Boomerang hunting
How to hunt using two boomerangs
Kangaroo actor
Saltwater Eco Tours ‘stand in’ human kangaroo

He went on to explain how the small boomerang is rubbed under the hunter’s arm “to get that nice Rexona smell” and then thrown to confuse the ‘roo. When the kangaroo smells the humans as the boomerang zooms past he ‘runs away’ but due to the skillful throw, the kangaroo is actually hopping towards the hunter. When the kangaroo gets very close, the hunter throws the large boomerang to kill the kangaroo instantly with one knock. Hunting is never something that is done for sport. “If a hunter feels sad when he kills the kangaroo then he’s a true hunter. We only take what we need,” Neill explained.

Sunset with Saltwater Eco Tours
Sunset with Saltwater Eco Tours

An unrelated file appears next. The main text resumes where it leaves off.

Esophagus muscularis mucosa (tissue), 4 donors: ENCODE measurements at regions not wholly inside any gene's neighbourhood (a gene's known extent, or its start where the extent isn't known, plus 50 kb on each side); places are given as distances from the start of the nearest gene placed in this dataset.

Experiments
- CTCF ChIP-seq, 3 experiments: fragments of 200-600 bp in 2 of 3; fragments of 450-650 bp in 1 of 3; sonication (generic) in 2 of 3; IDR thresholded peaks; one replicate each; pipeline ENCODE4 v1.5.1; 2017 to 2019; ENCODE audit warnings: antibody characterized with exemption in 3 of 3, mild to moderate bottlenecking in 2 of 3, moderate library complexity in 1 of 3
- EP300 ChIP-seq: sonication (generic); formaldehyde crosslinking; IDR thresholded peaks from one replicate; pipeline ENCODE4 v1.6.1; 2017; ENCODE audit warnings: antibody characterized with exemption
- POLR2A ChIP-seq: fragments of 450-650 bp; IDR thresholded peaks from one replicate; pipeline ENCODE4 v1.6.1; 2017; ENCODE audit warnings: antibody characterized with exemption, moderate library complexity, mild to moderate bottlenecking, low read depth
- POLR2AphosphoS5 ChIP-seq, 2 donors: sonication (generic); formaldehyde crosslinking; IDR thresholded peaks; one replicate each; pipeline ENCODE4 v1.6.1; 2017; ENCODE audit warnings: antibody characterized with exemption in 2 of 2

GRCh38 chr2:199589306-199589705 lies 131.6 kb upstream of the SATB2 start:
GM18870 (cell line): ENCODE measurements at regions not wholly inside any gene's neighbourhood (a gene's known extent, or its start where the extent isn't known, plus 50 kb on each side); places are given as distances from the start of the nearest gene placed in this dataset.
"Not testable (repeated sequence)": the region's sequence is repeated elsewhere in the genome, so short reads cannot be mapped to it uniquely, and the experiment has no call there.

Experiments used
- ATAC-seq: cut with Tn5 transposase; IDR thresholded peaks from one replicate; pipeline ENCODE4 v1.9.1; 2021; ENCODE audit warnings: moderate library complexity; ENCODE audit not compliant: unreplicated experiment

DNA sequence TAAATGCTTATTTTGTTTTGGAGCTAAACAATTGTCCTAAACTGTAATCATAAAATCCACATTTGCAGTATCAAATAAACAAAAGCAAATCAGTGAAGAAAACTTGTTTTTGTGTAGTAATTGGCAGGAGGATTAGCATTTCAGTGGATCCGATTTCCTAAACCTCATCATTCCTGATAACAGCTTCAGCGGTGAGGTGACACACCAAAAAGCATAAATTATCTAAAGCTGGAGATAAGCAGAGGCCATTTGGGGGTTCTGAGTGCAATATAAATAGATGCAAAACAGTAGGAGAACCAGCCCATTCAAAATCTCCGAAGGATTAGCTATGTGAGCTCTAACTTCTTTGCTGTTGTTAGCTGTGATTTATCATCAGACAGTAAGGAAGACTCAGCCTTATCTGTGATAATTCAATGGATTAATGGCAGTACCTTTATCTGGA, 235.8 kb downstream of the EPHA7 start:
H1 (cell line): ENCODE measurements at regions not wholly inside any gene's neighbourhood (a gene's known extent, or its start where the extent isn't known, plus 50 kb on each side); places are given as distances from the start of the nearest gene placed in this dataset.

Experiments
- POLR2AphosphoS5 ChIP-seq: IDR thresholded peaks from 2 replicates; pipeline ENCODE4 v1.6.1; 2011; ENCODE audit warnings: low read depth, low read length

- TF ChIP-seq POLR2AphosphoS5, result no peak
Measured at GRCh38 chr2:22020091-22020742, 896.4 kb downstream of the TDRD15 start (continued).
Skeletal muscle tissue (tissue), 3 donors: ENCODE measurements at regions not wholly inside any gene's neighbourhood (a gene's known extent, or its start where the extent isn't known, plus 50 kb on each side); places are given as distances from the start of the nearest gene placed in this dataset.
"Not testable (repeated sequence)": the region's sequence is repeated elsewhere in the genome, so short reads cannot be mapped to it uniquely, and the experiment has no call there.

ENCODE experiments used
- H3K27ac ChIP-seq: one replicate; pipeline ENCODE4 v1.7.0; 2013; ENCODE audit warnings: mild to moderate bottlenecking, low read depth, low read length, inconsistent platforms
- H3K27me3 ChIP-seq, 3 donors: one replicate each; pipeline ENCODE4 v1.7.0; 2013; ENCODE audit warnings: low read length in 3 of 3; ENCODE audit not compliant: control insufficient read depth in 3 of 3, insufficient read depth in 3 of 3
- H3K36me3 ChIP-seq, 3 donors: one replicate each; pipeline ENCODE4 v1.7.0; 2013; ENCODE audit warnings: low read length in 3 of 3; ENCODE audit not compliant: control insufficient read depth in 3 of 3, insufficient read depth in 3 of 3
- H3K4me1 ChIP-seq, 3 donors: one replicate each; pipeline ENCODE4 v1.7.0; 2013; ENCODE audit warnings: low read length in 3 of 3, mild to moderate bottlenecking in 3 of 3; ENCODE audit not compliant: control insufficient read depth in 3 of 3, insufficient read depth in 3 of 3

Oysters with finger lime
Oysters with finger lime

After the teenage ‘kangaroo’ makes its way back to its parents and everyone eats the oysters served with finger lime and fresh Mooloolaba prawns that Neill passes around, it’s time to sail back along the waterway with the sounds of a didgeridoo swelling around us. As the sun sinks slowly towards the horizon, it’s easy to understand the deep spiritual connection Thornalley and Neill and his people have with the land. And that it’s something we all share, even though we may not be indigenous Australians. Kerry Neill’s final words are particularly poignant and provide the perfect ending to what has been a superb tour.

Saltwater Eco Tours
Thornalley and Neill enjoying the didgeridoo

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Sunset
The sun had almost set as we approached the wharf